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  • July 09, 2019 9 min read 0 Comments

    What can the most fragrance-obsessed culture in the world teach us about new ways to wear scent? Take a literal journey through our blog to the Middle East and learn how to cast a seductive spell by mixing and matching perfumes.

    Simply walking behind groups of locals in the mall — which, because of the extreme heat outdoors (100-degree days are the norm), functions as the see-and-be-seen social center of life in Dubai — can be utterly intoxicating: the flutter of their robes (the traditional long black garment worn by women, the abaya, and the men's crisp white counterpart, the dishdasha) unleashes an opulent, beckoning trail of scent. And though one can detect some notes—jasmine, maybe? sandalwood? — each person seems to radiate a fragrance, or a combination of fragrances, unlike anything you typically encounter in the western world. The effect is similar to visiting the nearby spice souk, where the aromas rising from vats of frankincense, dried chamomile blossoms, saffron, cinnamon, and vanilla all blend together in the air like an olfactive fugue. This place, in short, is a fragrance freak's dream.

    The Emiratis, along with their Persian Gulf neighbors in Kuwait, Saudi Arabia, Oman, Bahrain, and Qatar, are the biggest spenders per capita on luxury perfume in the world, purchasing, according to some sources, a new bottle every two months (compared with the average Westerner, who buys one every six months). And that's just a fraction of the scent they're actually wearing: Throughout the Arab world, both men and women approach fragrance ritualistically, layering on multiple oils, or attars (such as musk, oud, rose, or jasmine), and even infusing their clothing and hair with smoke from an incense like concoction called bakhoor before spraying on perfume. For someone who spritzes on scent only as a finishing touch on the way out the door, this is definably revelatory.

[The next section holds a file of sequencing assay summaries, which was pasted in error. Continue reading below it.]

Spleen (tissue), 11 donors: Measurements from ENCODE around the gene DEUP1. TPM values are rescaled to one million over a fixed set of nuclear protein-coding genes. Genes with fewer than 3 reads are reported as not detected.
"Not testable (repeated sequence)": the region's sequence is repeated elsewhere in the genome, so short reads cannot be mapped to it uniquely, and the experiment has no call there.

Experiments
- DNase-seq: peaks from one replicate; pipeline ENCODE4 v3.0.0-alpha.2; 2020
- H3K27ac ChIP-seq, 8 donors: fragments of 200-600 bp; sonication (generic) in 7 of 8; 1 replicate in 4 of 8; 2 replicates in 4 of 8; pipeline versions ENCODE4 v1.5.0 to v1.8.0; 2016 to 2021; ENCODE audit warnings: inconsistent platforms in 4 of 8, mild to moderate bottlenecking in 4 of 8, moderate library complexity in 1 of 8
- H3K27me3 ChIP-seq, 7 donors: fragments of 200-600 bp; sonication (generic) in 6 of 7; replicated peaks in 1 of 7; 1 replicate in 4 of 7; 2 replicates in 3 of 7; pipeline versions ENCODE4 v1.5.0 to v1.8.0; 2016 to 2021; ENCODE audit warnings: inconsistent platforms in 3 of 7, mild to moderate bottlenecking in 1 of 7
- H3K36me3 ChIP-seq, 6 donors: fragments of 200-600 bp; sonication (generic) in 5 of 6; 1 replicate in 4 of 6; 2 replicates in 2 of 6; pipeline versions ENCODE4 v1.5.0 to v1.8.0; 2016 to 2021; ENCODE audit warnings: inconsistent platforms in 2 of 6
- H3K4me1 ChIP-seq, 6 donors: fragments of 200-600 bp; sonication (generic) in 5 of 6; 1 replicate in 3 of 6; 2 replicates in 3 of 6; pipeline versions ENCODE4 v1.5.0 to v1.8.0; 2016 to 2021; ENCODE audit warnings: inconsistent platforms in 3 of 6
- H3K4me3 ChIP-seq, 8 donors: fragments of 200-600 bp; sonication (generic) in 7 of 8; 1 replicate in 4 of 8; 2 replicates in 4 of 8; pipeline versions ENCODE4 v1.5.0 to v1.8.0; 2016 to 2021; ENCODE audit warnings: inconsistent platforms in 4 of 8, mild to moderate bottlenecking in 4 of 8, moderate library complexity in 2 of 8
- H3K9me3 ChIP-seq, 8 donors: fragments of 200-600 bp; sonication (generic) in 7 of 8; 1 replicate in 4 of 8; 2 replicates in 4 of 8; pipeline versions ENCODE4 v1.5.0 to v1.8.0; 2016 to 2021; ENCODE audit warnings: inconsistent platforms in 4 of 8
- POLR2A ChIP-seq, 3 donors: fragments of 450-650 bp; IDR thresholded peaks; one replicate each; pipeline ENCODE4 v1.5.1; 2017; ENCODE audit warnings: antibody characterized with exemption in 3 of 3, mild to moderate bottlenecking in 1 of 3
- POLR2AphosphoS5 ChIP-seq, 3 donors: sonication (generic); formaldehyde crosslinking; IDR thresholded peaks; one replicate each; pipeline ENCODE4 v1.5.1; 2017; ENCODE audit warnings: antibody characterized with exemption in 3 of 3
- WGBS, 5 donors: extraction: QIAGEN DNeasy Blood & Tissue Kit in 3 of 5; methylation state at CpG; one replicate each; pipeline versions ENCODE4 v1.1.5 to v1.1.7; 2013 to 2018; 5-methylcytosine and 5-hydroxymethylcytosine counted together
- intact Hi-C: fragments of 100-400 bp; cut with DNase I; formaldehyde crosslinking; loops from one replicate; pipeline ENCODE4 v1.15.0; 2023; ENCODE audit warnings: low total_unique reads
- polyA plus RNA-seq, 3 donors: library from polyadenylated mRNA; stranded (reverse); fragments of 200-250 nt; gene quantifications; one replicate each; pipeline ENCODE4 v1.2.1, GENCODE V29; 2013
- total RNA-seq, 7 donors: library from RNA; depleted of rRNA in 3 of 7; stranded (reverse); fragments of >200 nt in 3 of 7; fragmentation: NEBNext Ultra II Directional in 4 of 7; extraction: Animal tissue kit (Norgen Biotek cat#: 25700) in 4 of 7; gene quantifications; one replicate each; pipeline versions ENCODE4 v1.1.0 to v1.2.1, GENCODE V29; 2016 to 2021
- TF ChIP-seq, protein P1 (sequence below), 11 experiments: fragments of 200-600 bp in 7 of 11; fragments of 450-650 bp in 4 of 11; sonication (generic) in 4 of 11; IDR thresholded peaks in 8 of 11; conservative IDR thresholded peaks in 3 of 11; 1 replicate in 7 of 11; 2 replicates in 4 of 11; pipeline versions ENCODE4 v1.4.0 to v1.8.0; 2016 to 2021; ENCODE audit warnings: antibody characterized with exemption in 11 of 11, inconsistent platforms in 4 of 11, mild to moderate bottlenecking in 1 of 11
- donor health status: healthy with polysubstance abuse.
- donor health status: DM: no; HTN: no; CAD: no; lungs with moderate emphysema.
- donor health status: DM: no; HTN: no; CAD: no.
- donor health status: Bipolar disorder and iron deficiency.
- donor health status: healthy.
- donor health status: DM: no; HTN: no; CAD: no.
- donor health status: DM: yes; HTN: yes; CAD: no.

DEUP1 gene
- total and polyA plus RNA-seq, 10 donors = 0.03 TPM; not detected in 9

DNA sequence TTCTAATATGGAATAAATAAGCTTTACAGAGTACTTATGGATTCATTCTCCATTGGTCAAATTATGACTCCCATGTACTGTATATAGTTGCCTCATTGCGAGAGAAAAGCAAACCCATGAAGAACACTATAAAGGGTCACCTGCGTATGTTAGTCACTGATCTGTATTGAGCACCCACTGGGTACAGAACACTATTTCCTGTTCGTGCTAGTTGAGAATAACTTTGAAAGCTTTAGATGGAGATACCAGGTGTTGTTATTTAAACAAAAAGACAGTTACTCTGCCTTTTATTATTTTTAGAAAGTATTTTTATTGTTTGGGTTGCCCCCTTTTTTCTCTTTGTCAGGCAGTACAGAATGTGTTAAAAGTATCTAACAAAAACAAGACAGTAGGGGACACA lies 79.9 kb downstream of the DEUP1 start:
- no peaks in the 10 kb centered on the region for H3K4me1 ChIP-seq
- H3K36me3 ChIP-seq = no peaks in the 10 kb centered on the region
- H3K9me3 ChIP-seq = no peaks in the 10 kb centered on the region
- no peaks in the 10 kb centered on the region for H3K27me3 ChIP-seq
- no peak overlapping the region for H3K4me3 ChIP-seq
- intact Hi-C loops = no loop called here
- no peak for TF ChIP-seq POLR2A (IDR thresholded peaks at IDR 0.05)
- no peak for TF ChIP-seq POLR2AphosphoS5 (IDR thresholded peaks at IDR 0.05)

The influence of the modern Middle East has already shifted the course of perfumery: Just Ten years ago, for example, it's unlikely that even a particularly ardent Western fragrance fan would have heard of the now-ubiquitous oud. Derived from a South Asian evergreen tree infected with a fungus that prompts the production of a pungent-smelling resin, oud (also known as agarwood) has been used in Arabia for centuries, sometimes providing the base for bakhoor (in which it is mixed with fragrance oils and sometimes frankincense and myrrh) and playing a starring role in the typical daily scent regimen (the pure oil is dabbed behind the ears and on pulse points). After globe-trotting Emiratis in search of a modern effect began to add drops of oud extract to popular Western perfumes, savvy brands picked up on the oud trend and began to produce fragrances geared toward Middle Eastern consumers. Many of those brands thought that these new oud based released would region specific, but it was such a hit everywhere for them. Now almost every fragrance house has a scent spotlighting the note of oud.

    Clearly one of oud's most appealing characteristics is its layerability—it enhances and boosts the staying power of other olfactive elements spectacularly—but successful scent combos by no means need to include it. During one of our events in Las Vegas, we demonstrated to participants that although Middle Eastern women tend to like their fragrances strong, and grounded in a musky or earthy note, they also enjoy playing with airier, more sparkling scents. (People in Dubai smell fragrances with such a point of view, and they're very interested in every ingredient.) To demonstrate the ease with which Swiss Arabian's fragrances can be mixed and matched for a unique effect, we took the hand of those event participants and massaged in Musk Malaki, then sprayed Oud Maknoon — a best seller from our brand's unisex range, in which the spice is blended with blond wood, rose, incense, amber, and pink pepper — on top. The result is gorgeous: warm, enigmatic, and surprisingly feminine. People had to struggle to keep their noses out off their forearms for the rest of the day.